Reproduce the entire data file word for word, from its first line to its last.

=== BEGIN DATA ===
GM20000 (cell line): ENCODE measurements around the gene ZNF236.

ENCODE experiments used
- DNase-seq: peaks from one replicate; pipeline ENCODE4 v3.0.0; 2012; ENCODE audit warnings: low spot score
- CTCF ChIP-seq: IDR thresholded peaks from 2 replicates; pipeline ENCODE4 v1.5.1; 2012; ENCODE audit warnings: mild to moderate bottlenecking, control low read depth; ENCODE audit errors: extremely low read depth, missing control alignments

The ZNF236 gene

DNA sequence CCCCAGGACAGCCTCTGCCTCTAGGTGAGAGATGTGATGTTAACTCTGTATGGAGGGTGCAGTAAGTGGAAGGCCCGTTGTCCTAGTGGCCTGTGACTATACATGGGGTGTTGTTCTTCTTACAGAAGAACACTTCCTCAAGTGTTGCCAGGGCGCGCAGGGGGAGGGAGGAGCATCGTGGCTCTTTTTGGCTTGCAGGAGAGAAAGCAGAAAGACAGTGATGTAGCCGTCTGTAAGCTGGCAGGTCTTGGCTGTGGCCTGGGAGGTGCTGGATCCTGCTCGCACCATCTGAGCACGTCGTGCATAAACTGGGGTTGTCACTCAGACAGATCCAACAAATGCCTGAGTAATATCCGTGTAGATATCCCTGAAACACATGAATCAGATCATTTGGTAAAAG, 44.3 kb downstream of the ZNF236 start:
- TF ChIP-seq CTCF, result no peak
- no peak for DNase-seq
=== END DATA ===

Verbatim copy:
GM20000 (cell line): ENCODE measurements around the gene ZNF236.

ENCODE experiments used
- DNase-seq: peaks from one replicate; pipeline ENCODE4 v3.0.0; 2012; ENCODE audit warnings: low spot score
- CTCF ChIP-seq: IDR thresholded peaks from 2 replicates; pipeline ENCODE4 v1.5.1; 2012; ENCODE audit warnings: mild to moderate bottlenecking, control low read depth; ENCODE audit errors: extremely low read depth, missing control alignments

The ZNF236 gene

DNA sequence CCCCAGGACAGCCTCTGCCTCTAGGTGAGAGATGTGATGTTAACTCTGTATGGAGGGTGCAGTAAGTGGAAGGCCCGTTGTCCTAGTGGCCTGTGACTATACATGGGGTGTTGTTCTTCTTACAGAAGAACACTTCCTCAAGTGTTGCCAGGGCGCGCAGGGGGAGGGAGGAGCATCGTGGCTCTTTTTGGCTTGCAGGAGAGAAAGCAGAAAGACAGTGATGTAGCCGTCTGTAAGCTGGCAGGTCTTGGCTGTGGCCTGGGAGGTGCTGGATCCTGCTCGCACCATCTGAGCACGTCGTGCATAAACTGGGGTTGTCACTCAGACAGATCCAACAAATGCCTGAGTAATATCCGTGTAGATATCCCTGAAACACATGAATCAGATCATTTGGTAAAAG, 44.3 kb downstream of the ZNF236 start:
- TF ChIP-seq CTCF, result no peak
- no peak for DNase-seq